According to Dr. Rosenthal, as stated in a New York Times article, “‘People understand that children are different from adults. It’s taken a surprisingly long time to come around to the realization that older adults are also different.’”
One main way that geriatric patients are different is that they are more “vulnerable,” meaning that they may have other factors that put them at higher risk when it comes to surgery. Advanced age, cognitive problems, malnutrition, and mobility issues can each have an impact on the outcome of surgery. Now, we at The Eisen Law Firm would point out that it is precisely because of these increased risk factors that doctors must tailor their approach when it comes to recommending or performing surgery on elderly patients. No one should just accept as fact that bad outcomes are necessarily more likely in elderly people, and then plow ahead with the typical approach to surgery that is used for younger adult patients.
In a hospital enrolled in the GSV, doctors would be aware of and consider problems unique to geriatric patients and consult with patients about how to best prepare for their procedures. Doing so might include prescribing a certain diet or exercise regime that would reduce risk and make post-operative recovery easier on the patient. And sometimes, the best approach is to not perform surgery at all.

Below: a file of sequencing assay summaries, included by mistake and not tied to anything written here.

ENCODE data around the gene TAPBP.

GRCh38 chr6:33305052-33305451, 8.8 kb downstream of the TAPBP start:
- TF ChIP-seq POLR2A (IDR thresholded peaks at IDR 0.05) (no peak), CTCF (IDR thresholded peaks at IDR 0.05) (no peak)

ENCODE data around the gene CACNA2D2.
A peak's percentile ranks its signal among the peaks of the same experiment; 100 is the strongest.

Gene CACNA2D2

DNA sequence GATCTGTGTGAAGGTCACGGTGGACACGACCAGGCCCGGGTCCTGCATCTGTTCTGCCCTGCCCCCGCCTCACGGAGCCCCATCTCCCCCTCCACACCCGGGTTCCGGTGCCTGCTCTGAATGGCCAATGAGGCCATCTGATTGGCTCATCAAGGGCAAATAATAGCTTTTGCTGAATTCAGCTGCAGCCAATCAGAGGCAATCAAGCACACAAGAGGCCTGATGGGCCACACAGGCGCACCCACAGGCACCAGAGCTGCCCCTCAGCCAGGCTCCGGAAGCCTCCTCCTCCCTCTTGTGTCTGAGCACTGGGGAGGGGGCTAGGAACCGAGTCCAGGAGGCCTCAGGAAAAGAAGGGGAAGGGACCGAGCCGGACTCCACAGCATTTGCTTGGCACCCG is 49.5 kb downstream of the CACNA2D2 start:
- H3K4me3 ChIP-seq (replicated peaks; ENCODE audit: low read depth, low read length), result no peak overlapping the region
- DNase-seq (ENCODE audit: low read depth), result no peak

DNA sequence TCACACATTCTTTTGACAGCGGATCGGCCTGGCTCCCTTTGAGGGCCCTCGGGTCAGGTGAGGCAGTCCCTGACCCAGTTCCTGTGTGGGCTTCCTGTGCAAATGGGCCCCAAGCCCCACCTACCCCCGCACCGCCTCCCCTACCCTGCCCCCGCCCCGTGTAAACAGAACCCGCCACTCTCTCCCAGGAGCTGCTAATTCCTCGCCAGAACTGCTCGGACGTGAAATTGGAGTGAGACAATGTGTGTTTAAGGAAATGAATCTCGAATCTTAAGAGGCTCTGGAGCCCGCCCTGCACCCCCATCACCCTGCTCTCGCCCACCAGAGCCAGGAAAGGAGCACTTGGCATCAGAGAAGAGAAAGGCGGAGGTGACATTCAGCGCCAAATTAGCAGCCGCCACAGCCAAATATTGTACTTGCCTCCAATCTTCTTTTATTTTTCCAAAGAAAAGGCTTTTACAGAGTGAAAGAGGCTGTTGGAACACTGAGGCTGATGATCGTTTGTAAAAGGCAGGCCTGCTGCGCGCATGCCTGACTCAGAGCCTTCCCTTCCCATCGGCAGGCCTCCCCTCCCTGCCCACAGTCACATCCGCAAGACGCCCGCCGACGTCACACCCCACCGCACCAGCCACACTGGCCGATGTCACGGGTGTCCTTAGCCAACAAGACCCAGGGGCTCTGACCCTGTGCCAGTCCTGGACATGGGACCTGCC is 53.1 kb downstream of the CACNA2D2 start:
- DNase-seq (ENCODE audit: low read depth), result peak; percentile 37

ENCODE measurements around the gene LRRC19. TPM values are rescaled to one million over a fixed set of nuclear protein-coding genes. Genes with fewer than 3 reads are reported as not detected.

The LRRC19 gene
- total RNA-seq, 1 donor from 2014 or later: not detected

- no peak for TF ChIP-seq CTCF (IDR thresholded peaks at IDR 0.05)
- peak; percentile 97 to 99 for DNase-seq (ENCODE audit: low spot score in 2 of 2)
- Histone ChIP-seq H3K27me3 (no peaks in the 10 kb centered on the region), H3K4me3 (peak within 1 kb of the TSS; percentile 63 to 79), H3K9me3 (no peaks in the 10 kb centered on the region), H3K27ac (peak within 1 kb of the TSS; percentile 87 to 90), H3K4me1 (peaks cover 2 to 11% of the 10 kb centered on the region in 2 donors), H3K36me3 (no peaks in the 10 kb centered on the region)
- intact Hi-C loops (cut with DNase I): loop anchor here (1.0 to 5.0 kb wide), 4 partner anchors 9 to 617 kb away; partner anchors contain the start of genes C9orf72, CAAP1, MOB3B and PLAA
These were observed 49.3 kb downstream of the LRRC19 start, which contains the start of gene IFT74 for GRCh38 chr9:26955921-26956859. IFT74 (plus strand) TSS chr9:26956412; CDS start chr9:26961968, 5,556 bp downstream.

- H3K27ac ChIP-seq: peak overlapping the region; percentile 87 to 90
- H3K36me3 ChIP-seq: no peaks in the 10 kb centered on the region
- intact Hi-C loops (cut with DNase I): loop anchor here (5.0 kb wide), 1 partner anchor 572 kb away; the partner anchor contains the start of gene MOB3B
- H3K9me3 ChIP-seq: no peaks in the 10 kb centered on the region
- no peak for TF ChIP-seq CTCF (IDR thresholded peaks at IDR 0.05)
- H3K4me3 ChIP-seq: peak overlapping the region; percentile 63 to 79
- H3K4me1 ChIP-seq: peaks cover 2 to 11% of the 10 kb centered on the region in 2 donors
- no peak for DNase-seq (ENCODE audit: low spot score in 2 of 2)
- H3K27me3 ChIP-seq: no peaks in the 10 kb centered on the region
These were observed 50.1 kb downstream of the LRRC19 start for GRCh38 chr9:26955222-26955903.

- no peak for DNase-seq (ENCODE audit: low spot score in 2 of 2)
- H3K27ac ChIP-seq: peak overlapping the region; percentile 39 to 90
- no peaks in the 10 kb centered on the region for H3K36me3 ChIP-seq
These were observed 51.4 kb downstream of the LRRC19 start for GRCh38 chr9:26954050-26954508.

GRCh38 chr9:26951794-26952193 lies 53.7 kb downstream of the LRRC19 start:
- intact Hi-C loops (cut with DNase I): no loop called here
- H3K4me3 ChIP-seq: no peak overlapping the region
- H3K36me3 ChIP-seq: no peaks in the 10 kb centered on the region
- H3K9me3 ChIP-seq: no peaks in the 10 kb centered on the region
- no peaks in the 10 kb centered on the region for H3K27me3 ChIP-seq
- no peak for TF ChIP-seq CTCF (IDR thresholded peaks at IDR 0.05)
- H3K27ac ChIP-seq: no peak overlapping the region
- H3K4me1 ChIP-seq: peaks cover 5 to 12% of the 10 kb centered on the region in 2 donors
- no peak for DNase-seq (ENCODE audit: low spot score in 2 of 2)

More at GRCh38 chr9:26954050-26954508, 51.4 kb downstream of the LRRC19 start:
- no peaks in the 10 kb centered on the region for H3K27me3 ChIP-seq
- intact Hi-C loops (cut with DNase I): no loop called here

Communication for the Safety of Patients
A very important part of the care of geriatric patients is the way doctors communicate with them. Certainly, surgery may be an option, but health care professionals need to help geriatric patients have a clearer understanding of the procedure, as well as the anticipated course of recovery. Often, potential clients of The Eisen Law Firm tell us that if they had really understood what they were signing up for, including everything they would go through during recovery, they would have opted not to proceed with a particular surgery. Too often, surgeons are focused on describing the procedure itself and not on what the patient will have to go through even after a “successful” surgery.